Thoughts from the Dean

A Transformative Year

More... Share to Twitter Share to Facebook
September 14, 2015
A Transformative Year

New initiatives changing pace of HMS education, research

As always, each September I look forward to another year of discovery, service and achievement at HMS, even as I reflect on the accomplishments of the past year. In doing so, I invite you to view this one-minute video, HMS Matters, which expresses my enthusiasm for the important work every member of the HMS community does to advance our shared mission. It was inspired by the outstanding Science Matters and Education Matters video series. 

After two years of comprehensive planning by hundreds of dedicated faculty, staff and students, the entering Class of 2019 is the first group of HMS students to be enrolled in our newly redesigned Pathways curriculum. Pathways will provide optimal preparation for Principal Clinical Experience clerkships, which will now take place in the second year. Years three and four will be devoted to more advanced, specialized courses and electives, and basic science courses will be more closely aligned with clinical work.

Health Sciences and Technology (HST) students also will soon have a new curriculum, and these innovative pedagogical approaches for our medical and graduate students require new learning spaces. We undertook a rapid renovation of several areas in the medical education center in the spring, resulting in four new learning suites that feature new classrooms, studios, labs and collaborative learning areas that will benefit all our students.

The HMS Center for Primary Care this year also worked closely with the Program in Medical Education to develop a foundational curriculum for the development of clinical skills. For the first time, this will include a longitudinal primary care practicum.

Along with these new curriculums, I am proud to have inaugurated our new academic Department of Biomedical Informatics, launched with six core faculty members. The new department addresses a pressing need to train future scientists in the acquisition and interpretation of massive amounts of big data, preparing for a bold new era in biomedical research and human health.

Our Office for External Education, launched just last year, is now providing greater learning opportunities to a rapidly expanding number of students worldwide. Several new programs have been added to our global programming portfolio, which now encompasses courses in clinical research methodology, clinical informatics, patient safety, leadership, and preventive and therapeutic approaches to cancer. Soon, other individuals pursuing health-related careers will have access to the transformative HMX experience, an engaging online program teaching fundamental concepts. Initial offerings will include immunology and physiology. This HMX preview trailer provides an early look at the exciting material being created.

Meanwhile, our Program in Graduate Education offers five Master of Medical Sciences degree programs. A sixth master’s program, the new Master of Bioethics degree program, starts this fall. It will explore the challenging ethical questions now arising in clinical and research settings. Our wide range of PhD programs welcomed 139 new students last year, bringing total graduate student enrollment to nearly 800.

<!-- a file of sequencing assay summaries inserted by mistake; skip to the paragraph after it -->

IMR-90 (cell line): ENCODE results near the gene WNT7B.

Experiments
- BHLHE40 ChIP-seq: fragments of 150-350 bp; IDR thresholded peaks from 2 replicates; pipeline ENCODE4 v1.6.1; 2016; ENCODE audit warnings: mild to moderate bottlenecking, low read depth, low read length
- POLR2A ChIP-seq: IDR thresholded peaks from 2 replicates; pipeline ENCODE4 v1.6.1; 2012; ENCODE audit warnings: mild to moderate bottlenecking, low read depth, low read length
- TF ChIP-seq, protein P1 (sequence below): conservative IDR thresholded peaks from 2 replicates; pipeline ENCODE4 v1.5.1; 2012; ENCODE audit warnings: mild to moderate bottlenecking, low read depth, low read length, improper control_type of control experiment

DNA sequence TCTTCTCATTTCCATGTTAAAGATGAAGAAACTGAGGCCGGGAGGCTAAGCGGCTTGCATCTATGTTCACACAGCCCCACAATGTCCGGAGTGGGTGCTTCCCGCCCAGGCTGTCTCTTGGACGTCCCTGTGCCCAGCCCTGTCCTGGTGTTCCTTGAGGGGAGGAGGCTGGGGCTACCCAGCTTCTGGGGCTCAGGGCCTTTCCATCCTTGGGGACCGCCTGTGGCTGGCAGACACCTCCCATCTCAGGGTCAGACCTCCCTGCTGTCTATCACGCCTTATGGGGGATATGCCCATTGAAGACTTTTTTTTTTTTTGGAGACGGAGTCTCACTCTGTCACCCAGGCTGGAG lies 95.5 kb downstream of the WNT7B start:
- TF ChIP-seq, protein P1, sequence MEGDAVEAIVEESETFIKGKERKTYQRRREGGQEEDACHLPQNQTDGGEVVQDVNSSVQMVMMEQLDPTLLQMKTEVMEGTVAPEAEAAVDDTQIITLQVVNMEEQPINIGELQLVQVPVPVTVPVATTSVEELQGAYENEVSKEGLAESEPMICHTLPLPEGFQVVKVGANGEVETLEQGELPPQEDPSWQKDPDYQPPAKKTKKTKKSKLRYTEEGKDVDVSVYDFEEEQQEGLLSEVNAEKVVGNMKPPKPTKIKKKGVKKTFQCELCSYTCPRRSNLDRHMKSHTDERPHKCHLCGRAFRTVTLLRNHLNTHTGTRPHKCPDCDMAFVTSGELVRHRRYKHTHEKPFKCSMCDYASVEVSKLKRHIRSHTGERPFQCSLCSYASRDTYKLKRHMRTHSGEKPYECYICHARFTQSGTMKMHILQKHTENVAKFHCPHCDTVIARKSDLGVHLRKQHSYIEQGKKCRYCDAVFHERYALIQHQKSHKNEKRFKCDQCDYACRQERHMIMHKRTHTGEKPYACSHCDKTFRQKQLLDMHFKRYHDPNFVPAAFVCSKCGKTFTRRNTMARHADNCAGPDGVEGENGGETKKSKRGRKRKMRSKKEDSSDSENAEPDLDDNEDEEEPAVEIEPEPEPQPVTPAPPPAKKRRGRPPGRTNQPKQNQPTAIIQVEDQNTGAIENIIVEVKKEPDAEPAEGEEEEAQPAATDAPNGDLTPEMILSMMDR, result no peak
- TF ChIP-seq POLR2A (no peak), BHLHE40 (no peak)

I am also proud to report that our stellar HMS faculty continues to accomplish pioneering feats of discovery in both basic and translational biomedical research. We were fortunate this year to be honored with awards and recognitions too numerous to mention here, the most recent being last week’s thrilling announcement that Stephen Elledge, the Gregor Mendel Professor of Genetics and of Medicine at HMS, and professor of medicine at Brigham and Women’s Hospital, is co-recipient of the 2015 Albert Lasker Basic Medical Research Award for his work in elucidating how eukaryotic cells sense and respond to DNA damage.

Of course, this kind of biomedical research is a core mission at HMS. From rapidly increasing the power of CRISPR⎯a gene-editing tool that is transforming research and which has profound clinical promise⎯to revealing how cancer cells hijack other cells and turn off the immune system, to reinventing the science of drug discovery, Harvard Medical School’s biomedical research enterprise is a national treasure. Our faculty is advancing the HMS mission, leading to better understanding, prevention and treatment of disease.

I am also proud to report the successful launch of the School’s Campaign for Harvard Medicine, which has already achieved 60 percent of its $750 million fundraising goal.

In order to maintain the excellence of our research mission and to ensure a stable and productive future, this year I asked a committee of esteemed scientists to conduct an external review of our Quad basic science departments in an effort to further strengthen our role as a world leader in bioscience research. In parallel, Harvard University is reviewing bioscience research across the University. I look forward to the recommendations of both review committees later this year.

In the meantime, I want to express my appreciation to every member of the HMS community whose remarkable contributions make the School such an extraordinary institution. I look forward with confidence and zeal to the start of this new academic year and, as always, I am enormously inspired by your passion and commitment and deeply grateful for your outstanding efforts.

 
Comments

Add new comment